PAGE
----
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January 2018
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TD Magazine

Connection Is Critical During Change Projects

Take time to build relationships when serving as an outside consultant.

7-Phase Consulting Model for Change Projects

Coming into an organization to serve as a consultant on a change project requires many skills and a great deal of experience. One needs tact, political savvy, the ability to read people, and, of course, knowledge of group dynamics.

In "7-Phase Consulting Model for Change Projects," the January 2018 issue of TD at Work, Alan Landers advises on how to have a good working relationship with your client. As you begin your initial contact, take time to listen and inspire confidence. Landers suggests the following actions.

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Build relationships. This means being honest and respecting the knowledge of everyone in your client organization, not just the C-suite. "The people you meet along the way will be your supporters or your detractors. You will want them on your side when you approach the ultimate decision makers."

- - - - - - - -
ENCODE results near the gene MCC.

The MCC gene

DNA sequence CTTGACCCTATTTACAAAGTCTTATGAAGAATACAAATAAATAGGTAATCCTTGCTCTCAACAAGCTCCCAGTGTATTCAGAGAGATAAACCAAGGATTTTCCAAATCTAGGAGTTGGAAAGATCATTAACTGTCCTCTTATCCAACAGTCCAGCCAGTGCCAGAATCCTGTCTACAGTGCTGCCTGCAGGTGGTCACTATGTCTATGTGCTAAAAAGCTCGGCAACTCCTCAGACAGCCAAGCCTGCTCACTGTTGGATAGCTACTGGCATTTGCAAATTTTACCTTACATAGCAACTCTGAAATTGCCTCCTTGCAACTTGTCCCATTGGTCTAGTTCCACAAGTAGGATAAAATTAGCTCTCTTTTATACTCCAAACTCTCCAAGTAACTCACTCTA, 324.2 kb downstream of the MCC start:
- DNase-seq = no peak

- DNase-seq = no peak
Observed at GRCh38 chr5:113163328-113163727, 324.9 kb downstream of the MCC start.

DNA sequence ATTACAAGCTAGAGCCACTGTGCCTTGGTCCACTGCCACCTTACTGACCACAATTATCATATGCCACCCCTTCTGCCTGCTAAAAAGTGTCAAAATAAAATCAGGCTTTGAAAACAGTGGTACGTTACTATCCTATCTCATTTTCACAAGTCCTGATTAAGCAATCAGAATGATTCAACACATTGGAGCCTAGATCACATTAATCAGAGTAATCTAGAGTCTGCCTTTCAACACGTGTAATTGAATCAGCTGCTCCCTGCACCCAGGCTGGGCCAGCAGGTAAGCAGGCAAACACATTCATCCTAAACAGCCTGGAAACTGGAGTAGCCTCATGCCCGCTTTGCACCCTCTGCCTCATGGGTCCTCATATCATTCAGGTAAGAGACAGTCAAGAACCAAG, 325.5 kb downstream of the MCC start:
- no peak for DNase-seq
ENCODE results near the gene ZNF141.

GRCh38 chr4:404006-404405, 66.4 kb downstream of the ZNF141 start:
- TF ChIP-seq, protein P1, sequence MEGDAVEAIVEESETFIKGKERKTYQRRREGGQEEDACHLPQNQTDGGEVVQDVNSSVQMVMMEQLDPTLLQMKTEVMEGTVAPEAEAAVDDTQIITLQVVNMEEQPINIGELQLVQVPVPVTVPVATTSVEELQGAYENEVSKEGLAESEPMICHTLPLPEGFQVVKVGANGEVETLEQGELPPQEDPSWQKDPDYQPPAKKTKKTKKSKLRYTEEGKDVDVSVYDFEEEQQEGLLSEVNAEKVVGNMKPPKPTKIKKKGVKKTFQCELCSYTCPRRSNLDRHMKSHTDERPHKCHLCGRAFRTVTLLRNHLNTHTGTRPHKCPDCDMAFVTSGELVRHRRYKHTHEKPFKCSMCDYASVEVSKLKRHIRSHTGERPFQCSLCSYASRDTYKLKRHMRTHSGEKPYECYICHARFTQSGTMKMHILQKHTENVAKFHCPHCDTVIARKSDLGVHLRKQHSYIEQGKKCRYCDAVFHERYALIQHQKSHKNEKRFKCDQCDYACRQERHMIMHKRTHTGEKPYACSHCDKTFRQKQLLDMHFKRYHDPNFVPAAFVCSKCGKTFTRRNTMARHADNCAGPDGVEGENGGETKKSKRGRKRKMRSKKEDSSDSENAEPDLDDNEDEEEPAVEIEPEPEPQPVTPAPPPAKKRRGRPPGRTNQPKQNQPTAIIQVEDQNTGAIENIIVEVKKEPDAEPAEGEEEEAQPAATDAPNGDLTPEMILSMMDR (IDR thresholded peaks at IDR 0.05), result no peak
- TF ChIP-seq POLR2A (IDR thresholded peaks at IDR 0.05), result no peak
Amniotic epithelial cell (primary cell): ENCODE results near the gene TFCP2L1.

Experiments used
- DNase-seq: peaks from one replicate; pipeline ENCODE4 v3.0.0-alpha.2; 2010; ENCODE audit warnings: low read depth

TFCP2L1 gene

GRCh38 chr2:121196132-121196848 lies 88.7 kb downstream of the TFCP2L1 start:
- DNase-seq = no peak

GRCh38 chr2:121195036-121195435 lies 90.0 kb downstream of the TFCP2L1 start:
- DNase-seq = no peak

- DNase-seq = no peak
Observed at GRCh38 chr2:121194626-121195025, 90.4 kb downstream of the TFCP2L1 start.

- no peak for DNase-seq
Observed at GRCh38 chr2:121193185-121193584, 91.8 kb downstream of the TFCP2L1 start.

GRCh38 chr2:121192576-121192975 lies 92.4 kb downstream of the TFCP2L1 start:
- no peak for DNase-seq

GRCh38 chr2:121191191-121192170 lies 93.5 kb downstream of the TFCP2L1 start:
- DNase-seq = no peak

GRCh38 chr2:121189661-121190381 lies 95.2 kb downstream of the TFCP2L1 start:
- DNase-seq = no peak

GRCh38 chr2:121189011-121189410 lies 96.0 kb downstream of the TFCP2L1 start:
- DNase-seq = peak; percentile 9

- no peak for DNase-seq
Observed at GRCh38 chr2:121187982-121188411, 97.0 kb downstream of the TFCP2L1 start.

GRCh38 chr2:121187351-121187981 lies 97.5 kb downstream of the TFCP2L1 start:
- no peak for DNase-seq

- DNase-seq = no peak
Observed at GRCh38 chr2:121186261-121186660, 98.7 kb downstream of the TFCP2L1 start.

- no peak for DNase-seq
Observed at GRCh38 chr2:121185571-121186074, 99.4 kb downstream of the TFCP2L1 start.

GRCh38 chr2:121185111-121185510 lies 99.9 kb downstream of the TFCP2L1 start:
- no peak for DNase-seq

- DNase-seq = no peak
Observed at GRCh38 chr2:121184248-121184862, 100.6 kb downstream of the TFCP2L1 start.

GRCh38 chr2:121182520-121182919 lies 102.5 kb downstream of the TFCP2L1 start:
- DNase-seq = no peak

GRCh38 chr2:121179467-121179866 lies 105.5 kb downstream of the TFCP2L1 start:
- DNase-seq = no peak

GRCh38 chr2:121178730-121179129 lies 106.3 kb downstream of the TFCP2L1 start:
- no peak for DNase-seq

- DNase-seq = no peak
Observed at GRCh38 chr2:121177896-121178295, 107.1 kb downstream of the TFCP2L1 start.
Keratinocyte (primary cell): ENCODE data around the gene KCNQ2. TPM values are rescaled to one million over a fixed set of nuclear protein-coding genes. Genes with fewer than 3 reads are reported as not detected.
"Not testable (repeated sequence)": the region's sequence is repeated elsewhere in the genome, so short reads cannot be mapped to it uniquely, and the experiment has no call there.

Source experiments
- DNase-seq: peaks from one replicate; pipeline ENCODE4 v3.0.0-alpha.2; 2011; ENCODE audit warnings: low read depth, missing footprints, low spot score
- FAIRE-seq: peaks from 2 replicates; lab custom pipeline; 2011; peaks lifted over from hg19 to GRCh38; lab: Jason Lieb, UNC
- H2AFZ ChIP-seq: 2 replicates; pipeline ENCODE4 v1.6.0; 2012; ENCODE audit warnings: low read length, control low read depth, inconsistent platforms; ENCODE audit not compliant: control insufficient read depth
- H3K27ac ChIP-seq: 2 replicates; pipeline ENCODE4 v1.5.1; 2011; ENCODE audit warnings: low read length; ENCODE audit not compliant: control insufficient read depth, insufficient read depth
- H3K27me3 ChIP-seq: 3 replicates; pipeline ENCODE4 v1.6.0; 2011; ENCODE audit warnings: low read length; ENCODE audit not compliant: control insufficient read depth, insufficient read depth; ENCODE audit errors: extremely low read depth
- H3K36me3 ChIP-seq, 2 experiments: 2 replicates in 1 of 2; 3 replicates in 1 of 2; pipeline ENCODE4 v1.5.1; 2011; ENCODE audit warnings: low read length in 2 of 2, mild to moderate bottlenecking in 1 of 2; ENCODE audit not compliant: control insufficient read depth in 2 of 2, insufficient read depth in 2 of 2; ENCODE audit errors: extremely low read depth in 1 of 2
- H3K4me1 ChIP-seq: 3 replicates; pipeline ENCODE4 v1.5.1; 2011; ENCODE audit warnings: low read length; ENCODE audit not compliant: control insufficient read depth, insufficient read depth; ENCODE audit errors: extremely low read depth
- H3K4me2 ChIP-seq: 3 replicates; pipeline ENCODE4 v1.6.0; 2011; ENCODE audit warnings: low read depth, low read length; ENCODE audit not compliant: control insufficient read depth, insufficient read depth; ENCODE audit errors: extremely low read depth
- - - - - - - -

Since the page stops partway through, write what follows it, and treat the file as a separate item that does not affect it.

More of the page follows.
Establish credibility. Be able to speak the vernacular of your potential client. Know how the business operates, and the typical challenges similar industries experience.

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Ask questions. Encourage employees at the client organization to speak about their goals and the reason they're reaching out to you. Do this without coming across as condescending; come across as a person who cares.

Introduce the potential positive and negative outcomes of the change resulting from the solution. Don't overpromise, but be upbeat and convey confidence that comes from research and experience.

These tips were adapted from the January 2018 issue of TD at Work. Learn more at www.td.org/TDatWork.

About the Author
The Association for Talent Development (ATD) is a professional membership organization supporting those who develop the knowledge and skills of employees in organizations around the world. The ATD Staff, along with a worldwide network of volunteers work to empower professionals to develop talent in the workplace.
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